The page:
An editorial in The Hindu
Hizbollah has strongly affirmed its status as the ascendant political force in Lebanon by pulling off two coups within a week. On July 11, the Shia-based politico-military formation re-entered the federal cabinet with the capacity to exercise veto power. Five days later, it extracted a major concession from Israel in the form of a prisoners-for-bodies deal. Hizbollah, whose militia might actually be stronger than the national army, showed magnanimity during the Beirut rece ption it hosted for the released prisoners. That might not have raised the comfort levels for Prime Minister Fouad Siniora and the parties that support him. Although Hizbollah has taken only one of the 27 cabinet berths, its allies control 10 Ministries. Under a recent agreement between all Lebanese parties, policy decisions will not become effective unless supported by at least two-thirds of the cabinet ministers. Several major steps must be taken before parliament elections are held in 2009. These include changes to the electoral law and the disarming of all militias. Hizbollah has been trying to push through electoral reforms to make the distribution of seats reflect the demographic changes that have taken place over several decades. While accurate census data are not available, it is widely believed that the Shias are now the largest of Lebanon’s 18-odd sectarian groups or ‘confessions.’ Mr. Siniora will also have a hard time trying to disarm Hizbollah’s militia. Even if he manages to drum up the special majority in the cabinet, he will not have the military strength to enforce the decision.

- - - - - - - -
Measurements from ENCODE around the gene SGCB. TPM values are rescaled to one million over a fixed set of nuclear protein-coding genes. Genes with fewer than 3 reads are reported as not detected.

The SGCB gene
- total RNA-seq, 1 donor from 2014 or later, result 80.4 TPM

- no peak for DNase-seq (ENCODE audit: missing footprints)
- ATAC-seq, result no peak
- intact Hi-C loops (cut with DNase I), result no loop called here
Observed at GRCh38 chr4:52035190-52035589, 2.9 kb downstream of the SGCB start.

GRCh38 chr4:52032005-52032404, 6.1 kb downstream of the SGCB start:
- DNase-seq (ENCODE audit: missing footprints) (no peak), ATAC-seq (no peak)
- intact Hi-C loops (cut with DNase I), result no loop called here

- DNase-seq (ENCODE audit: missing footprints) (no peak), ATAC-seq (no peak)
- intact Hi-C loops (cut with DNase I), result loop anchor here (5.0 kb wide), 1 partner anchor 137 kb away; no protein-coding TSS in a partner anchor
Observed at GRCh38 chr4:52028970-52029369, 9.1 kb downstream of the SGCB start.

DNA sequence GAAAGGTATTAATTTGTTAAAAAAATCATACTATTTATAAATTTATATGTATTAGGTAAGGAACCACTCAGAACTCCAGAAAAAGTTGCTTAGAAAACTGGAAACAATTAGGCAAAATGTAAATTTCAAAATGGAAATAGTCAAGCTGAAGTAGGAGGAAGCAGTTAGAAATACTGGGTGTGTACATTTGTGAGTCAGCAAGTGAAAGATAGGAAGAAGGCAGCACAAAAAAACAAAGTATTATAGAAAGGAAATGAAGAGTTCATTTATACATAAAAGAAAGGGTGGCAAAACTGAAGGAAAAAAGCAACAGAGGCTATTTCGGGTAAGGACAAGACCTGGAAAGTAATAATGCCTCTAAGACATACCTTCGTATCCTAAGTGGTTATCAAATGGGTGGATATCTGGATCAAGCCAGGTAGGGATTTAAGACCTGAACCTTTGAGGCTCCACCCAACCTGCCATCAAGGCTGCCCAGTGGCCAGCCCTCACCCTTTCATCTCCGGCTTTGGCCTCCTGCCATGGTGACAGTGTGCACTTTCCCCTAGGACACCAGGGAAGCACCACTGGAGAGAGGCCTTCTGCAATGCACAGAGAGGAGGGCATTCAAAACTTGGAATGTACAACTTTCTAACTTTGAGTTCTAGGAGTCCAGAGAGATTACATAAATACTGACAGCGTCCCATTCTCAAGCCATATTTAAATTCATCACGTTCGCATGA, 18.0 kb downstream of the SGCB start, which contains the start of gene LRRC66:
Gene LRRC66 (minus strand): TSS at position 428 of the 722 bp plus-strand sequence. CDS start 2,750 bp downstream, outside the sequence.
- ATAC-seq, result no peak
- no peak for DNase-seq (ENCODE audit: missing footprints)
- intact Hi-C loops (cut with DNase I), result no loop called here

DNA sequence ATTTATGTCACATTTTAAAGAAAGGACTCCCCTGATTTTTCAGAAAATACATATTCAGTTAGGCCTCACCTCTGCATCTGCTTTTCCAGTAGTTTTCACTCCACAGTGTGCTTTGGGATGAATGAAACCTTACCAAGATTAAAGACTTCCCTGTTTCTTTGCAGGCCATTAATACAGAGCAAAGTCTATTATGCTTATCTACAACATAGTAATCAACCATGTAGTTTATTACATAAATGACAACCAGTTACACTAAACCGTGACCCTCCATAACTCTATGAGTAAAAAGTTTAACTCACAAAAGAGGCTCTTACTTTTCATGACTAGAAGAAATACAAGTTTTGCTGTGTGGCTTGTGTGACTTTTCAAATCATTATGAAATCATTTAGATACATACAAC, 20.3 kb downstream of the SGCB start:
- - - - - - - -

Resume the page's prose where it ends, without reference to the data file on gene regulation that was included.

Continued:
Inside Lebanon, Hizbollah’s current display of modesty is backed by military clout. This apart, it is the only party to earn the respect of ordinary people belonging to other sects. Its role in nearly re-igniting the civil war in May 2008 does not appear to have erased the lustre it acquired after stopping the brutal Israeli invasion in 2006. The Druse will be mindful that Samir Kuntar, a member of their own community, was one of the prisoners whose release was secured by Hizbollah. In making the deal, Israel seemed to act out of character. It released the prisoners and also handed over the coffins of the 199 Lebanese killed in the course of several conflicts in exchange for the bodies of two soldiers whose abduction and killing sparked the 2006 war. It did so in the hope that the swap would soften Hizbollah’s stance on the last remaining territorial dispute between the two countries. The Shia organisation has hinted that it would be open to a diplomatic solution. That will be the best way forward because its diplomacy will come from a position of strength.